I am of the vintage that grew up detesting Neville Maxwell as an utterly contemptible India-hater. Or worse. A pro-Chinese communist toadie, even an unreconstructed Trotskyist who should never have been allowed to set foot in India, least of all accredited as the New Delhi correspondent of The Times (London). And whose treacherous book, India’s China War, you heard, was banned by our government for good reason (these were pre-Shiv Sena years, so it wasn’t actually banned). How dare a silly, ungrateful (for Indian hospitality) white man blame India for the Chinese “invasion” of 1962? How dare he insult Jawaharlal Nehru, even fellow communist Krishna Menon? What kind of man showed disrespect for Indian soldiers, who fought so bravely against humongous odds and neverending human waves? How dare he, most insulting of all, call it “India’s China War”? Just how could anybody, particularly a white man from a democracy, be so viciously nasty to democratic India as to question the very basis of its territorial claims, the McMahon Line — even to dismiss it as a colonial imposition on Tibet and China?
Remember, we were the children of the Sixties, fed on jingoistic propaganda and convenient military mythologies. We were the Ai mere watan ke logo generation that was easily persuaded to accept the “dus-dus ko ek ne maara (each Indian killed 10 Chinese before falling as he ran out of bullets)” understanding of that war.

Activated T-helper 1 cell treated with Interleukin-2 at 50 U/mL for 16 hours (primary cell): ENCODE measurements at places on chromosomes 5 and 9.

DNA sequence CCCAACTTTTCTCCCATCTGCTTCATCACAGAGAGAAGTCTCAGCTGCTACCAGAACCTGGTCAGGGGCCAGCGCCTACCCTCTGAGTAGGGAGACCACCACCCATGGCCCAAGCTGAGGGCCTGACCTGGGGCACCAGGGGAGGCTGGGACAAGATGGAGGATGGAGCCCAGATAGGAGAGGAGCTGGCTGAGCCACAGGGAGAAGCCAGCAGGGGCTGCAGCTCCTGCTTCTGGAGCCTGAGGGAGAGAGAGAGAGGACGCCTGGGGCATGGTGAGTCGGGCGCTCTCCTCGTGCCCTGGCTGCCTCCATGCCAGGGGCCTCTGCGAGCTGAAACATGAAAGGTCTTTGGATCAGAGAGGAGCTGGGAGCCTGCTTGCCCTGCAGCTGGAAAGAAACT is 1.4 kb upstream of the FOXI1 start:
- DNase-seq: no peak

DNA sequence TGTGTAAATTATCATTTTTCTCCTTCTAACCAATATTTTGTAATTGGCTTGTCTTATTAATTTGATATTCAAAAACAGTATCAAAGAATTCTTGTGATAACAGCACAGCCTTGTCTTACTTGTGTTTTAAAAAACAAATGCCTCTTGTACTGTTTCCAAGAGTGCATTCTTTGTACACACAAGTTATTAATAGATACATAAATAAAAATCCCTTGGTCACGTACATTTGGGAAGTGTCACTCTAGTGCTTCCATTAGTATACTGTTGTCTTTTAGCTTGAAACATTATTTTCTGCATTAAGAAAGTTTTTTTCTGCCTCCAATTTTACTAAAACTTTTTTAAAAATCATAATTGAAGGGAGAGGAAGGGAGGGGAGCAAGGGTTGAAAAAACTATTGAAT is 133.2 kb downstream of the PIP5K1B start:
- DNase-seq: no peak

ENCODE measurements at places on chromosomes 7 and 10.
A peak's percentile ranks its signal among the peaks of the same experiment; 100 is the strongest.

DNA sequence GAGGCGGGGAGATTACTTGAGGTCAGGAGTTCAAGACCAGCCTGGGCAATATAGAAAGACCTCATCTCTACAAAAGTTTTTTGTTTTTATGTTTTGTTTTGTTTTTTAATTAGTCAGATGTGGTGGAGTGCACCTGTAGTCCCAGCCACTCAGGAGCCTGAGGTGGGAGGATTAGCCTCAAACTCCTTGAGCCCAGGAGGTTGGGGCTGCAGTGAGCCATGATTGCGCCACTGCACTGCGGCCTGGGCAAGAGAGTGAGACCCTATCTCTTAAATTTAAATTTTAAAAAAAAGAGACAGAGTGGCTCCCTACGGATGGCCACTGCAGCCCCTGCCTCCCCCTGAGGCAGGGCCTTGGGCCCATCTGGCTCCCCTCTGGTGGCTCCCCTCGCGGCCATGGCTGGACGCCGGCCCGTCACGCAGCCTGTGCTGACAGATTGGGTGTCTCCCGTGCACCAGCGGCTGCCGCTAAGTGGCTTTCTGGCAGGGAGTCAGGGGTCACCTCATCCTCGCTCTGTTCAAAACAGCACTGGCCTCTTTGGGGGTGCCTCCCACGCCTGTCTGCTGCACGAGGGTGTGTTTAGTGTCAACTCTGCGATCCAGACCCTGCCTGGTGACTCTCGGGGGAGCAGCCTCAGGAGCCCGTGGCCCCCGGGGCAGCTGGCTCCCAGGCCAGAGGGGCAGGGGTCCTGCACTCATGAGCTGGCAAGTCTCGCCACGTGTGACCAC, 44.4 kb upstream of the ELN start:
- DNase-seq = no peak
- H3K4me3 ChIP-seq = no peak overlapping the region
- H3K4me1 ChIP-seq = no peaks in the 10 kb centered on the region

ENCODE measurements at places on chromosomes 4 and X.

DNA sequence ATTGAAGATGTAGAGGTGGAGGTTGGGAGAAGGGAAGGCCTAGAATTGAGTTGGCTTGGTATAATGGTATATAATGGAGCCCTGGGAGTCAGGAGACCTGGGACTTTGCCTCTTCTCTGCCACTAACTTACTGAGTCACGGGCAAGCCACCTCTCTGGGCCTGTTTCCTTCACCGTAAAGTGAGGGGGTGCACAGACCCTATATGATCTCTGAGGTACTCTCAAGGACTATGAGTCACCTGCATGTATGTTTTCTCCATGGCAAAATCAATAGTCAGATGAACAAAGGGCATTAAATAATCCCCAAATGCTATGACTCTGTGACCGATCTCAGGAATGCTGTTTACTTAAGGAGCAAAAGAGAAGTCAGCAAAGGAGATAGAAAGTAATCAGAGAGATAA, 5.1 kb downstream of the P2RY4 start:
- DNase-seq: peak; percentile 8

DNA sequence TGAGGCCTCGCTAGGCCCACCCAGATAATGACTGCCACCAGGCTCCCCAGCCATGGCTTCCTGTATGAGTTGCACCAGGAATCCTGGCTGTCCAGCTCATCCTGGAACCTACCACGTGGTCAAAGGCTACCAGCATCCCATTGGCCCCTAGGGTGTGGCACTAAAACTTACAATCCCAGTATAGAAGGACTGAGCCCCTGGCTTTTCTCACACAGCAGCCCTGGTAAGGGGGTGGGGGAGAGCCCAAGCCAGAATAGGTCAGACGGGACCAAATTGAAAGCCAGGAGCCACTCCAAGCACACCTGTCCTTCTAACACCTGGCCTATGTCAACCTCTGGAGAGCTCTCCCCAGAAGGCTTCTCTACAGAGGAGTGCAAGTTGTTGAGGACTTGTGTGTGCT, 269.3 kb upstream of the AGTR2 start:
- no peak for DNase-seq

Those who were suspected to have helped Maxwell were seen as traitors. Remember, Sam Manekshaw had, among the various “indiscretions” blamed on him, also the insinuation that he helped Maxwell access the Henderson Brooks committee report. Fortunately for India, he survived, thanks to one honourable fellow patriot, whom we know as Lt Gen J.F.R. Jacob and whom his friends, young and old, call Jake, who refused to give evidence against him, and the ever-maligned political class. Two outstanding defence ministers, Y.B. Chavan and Jagjivan Ram, cleaned out the Augean stables as the armed forces rapidly rebuilt themselves and the moustachioed, hunched figure of Sam Bahadur in a Gorkha cap became the most abiding personification of Indian generalship, the hero of the Bangladesh liberation war in 1971.
It is curious but utterly true that defeat inspires a lot more literature and storytelling than victory. India is no exception. The stalemate of 1965 produced a few books, the most significant being Lt Gen Harbakhsh Singh’s War Despatches.